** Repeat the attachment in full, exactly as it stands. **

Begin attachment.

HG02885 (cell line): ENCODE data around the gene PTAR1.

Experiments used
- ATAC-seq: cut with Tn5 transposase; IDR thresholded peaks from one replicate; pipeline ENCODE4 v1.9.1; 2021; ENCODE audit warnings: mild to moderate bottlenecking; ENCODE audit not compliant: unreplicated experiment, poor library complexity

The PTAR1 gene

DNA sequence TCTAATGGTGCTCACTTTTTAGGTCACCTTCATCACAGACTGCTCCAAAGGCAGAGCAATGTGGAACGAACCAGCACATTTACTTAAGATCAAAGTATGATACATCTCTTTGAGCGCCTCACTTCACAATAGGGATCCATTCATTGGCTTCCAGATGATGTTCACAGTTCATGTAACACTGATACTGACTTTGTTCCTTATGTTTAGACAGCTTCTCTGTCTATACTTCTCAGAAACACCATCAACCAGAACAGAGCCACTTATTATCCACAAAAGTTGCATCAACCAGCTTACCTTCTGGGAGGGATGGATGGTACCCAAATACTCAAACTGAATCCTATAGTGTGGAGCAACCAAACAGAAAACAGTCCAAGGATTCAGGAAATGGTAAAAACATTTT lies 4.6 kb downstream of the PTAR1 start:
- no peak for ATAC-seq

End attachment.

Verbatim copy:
HG02885 (cell line): ENCODE data around the gene PTAR1.

Experiments used
- ATAC-seq: cut with Tn5 transposase; IDR thresholded peaks from one replicate; pipeline ENCODE4 v1.9.1; 2021; ENCODE audit warnings: mild to moderate bottlenecking; ENCODE audit not compliant: unreplicated experiment, poor library complexity

The PTAR1 gene

DNA sequence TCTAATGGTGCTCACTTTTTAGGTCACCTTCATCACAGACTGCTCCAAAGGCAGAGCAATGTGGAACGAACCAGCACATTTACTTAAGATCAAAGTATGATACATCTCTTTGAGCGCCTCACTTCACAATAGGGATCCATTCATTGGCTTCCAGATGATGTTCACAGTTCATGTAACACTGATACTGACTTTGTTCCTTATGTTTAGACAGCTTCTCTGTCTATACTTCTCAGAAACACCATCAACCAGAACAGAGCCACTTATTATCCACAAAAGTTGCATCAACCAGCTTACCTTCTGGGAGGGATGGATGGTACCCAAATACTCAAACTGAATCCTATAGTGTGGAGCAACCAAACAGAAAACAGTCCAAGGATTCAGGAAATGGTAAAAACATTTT lies 4.6 kb downstream of the PTAR1 start:
- no peak for ATAC-seq